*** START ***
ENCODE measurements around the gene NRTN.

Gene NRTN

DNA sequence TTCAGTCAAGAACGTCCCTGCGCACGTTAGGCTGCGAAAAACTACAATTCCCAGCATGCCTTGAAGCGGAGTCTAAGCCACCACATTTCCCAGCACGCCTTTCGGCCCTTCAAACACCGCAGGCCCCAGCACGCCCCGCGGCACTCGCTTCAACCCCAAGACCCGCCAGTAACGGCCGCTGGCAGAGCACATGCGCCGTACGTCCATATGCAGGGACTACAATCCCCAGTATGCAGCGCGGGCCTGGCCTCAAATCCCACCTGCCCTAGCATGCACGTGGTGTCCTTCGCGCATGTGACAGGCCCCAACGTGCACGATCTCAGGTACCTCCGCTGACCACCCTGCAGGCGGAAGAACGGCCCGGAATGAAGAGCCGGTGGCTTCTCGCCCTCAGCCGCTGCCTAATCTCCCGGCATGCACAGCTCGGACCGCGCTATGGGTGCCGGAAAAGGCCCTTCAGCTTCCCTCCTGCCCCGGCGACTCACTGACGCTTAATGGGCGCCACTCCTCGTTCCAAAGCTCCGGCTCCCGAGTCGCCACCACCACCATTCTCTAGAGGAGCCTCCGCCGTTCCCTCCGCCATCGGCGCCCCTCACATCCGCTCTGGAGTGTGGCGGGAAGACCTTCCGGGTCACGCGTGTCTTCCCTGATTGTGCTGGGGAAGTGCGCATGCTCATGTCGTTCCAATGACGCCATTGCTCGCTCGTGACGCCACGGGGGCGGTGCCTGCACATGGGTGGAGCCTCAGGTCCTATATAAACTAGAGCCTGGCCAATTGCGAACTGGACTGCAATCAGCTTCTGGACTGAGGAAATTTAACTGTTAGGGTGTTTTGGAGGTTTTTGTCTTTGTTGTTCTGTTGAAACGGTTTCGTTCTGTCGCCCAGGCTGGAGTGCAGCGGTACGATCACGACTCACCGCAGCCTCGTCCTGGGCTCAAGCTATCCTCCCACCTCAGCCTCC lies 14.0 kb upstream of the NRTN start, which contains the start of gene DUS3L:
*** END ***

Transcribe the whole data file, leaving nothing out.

ENCODE measurements around the gene NRTN.

Gene NRTN

DNA sequence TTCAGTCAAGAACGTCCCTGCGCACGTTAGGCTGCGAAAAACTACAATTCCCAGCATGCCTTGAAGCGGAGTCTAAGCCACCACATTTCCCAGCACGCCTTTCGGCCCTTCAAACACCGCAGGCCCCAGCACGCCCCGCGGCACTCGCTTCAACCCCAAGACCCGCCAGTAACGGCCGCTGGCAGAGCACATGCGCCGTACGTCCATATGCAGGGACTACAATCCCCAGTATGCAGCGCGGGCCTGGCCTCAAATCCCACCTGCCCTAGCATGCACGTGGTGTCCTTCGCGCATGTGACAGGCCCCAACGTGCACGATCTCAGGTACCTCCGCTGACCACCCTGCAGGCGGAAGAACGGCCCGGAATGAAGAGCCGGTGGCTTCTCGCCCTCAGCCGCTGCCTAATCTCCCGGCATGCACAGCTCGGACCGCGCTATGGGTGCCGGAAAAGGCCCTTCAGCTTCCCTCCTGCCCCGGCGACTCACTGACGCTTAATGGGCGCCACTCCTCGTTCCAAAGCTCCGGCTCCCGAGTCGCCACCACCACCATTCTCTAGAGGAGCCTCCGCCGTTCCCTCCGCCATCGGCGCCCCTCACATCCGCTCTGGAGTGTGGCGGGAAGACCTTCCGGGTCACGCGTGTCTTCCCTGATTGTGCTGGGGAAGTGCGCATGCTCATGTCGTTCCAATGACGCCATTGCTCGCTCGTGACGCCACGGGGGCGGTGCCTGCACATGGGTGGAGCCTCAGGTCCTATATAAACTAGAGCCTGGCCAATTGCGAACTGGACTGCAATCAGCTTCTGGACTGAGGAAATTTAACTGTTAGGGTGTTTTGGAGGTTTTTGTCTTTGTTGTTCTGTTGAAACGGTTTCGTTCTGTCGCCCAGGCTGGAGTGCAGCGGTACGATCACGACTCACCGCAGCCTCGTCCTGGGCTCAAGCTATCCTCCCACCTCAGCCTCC lies 14.0 kb upstream of the NRTN start, which contains the start of gene DUS3L: